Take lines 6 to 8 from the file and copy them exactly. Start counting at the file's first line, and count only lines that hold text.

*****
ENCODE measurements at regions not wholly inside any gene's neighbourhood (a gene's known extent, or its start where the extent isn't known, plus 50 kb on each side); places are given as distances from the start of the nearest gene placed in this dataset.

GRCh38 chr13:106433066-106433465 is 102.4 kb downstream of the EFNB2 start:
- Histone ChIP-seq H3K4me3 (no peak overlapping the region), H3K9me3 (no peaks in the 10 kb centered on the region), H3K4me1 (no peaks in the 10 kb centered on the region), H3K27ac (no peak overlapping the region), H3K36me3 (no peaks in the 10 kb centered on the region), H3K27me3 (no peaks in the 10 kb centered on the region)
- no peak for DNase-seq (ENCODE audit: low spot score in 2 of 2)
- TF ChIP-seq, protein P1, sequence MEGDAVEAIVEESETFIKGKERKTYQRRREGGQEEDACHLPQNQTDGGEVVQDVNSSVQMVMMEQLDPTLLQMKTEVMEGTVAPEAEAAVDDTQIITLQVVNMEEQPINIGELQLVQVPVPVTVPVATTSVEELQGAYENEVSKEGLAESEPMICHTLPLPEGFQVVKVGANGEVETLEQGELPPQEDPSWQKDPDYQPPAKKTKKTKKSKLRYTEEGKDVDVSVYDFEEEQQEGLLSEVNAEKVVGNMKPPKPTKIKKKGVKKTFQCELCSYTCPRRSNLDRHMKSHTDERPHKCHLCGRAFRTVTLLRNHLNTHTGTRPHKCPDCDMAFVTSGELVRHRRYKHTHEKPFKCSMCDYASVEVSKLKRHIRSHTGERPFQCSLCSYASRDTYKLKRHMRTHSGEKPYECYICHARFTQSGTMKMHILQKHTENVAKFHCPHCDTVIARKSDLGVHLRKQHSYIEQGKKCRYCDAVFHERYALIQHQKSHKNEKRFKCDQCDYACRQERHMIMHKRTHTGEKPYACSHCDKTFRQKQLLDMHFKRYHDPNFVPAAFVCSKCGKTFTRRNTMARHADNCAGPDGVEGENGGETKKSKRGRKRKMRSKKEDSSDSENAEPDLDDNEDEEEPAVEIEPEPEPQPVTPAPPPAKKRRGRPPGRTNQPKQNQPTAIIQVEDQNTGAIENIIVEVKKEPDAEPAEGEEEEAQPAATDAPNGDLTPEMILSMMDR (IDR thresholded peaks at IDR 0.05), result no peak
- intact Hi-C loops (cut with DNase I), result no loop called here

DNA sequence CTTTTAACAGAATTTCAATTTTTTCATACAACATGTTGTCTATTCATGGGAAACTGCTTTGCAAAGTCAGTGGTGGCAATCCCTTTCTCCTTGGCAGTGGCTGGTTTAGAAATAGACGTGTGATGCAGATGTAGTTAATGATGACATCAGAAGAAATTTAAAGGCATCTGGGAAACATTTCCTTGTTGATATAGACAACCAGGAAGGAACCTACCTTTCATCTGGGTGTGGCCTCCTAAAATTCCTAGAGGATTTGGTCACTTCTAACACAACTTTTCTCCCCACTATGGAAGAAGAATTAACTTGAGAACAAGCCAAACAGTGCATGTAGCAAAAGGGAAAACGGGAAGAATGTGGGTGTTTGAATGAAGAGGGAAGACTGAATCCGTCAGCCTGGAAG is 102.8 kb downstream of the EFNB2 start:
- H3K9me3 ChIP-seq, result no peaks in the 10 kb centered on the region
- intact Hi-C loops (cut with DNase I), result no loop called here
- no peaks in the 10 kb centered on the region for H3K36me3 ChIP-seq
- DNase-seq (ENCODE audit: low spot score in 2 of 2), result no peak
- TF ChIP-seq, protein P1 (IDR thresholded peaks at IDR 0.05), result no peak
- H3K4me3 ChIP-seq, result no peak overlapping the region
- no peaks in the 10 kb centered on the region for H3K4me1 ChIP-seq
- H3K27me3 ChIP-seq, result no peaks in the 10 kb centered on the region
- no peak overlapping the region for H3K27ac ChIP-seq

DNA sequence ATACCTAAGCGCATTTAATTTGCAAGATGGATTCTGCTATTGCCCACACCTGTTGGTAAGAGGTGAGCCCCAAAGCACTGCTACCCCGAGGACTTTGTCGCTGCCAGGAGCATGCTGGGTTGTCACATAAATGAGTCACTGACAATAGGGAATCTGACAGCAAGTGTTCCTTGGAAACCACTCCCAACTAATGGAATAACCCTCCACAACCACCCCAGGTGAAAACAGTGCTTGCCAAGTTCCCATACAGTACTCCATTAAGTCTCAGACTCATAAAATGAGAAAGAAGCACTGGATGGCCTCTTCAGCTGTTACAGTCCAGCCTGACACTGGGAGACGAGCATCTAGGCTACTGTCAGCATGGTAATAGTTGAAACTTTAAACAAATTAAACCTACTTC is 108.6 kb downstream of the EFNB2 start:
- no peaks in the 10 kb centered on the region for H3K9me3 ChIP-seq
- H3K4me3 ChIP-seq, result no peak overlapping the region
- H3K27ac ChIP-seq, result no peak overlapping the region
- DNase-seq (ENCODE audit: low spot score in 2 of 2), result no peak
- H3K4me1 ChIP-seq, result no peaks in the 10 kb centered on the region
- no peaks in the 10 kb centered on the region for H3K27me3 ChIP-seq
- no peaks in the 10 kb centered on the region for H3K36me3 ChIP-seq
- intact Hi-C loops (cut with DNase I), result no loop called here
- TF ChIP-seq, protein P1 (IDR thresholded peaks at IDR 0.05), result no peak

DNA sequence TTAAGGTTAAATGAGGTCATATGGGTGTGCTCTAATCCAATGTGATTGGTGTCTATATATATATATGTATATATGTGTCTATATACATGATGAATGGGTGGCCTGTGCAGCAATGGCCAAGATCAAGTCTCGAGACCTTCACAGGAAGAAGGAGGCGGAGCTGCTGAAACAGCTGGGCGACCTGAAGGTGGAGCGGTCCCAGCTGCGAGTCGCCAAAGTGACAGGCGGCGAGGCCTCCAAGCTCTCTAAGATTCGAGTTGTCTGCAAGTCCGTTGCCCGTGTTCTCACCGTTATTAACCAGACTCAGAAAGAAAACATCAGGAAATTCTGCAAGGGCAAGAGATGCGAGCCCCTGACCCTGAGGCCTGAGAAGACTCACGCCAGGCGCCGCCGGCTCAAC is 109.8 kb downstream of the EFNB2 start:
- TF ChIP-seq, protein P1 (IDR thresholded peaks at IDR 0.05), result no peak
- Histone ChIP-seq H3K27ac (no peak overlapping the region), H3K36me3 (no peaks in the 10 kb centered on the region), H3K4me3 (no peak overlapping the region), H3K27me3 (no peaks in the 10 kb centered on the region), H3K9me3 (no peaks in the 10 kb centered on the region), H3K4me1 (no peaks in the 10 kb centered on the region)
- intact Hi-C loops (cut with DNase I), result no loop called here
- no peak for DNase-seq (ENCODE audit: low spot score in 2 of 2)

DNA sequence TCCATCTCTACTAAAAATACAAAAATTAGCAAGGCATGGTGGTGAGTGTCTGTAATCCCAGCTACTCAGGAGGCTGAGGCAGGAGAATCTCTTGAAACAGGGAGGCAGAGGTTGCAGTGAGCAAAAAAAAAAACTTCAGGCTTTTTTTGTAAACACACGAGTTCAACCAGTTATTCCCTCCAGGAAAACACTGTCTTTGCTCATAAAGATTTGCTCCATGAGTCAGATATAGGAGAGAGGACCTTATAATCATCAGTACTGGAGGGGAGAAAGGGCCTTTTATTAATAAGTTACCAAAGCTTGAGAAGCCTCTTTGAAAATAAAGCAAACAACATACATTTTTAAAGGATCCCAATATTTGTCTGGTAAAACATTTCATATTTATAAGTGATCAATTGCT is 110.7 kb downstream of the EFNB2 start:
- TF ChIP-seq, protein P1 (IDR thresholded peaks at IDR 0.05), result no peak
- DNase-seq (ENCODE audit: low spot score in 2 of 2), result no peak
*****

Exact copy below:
- intact Hi-C loops (cut with DNase I), result no loop called here

DNA sequence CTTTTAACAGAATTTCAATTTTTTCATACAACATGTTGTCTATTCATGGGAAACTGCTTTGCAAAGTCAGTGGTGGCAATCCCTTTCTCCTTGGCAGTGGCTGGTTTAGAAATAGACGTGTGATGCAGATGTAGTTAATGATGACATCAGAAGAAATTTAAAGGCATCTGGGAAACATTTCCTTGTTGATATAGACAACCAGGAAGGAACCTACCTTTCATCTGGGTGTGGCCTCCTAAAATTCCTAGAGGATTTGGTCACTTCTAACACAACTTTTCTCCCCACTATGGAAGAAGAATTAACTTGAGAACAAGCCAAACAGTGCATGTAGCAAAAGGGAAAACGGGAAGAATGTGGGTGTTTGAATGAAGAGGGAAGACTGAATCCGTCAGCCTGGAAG is 102.8 kb downstream of the EFNB2 start:
- H3K9me3 ChIP-seq, result no peaks in the 10 kb centered on the region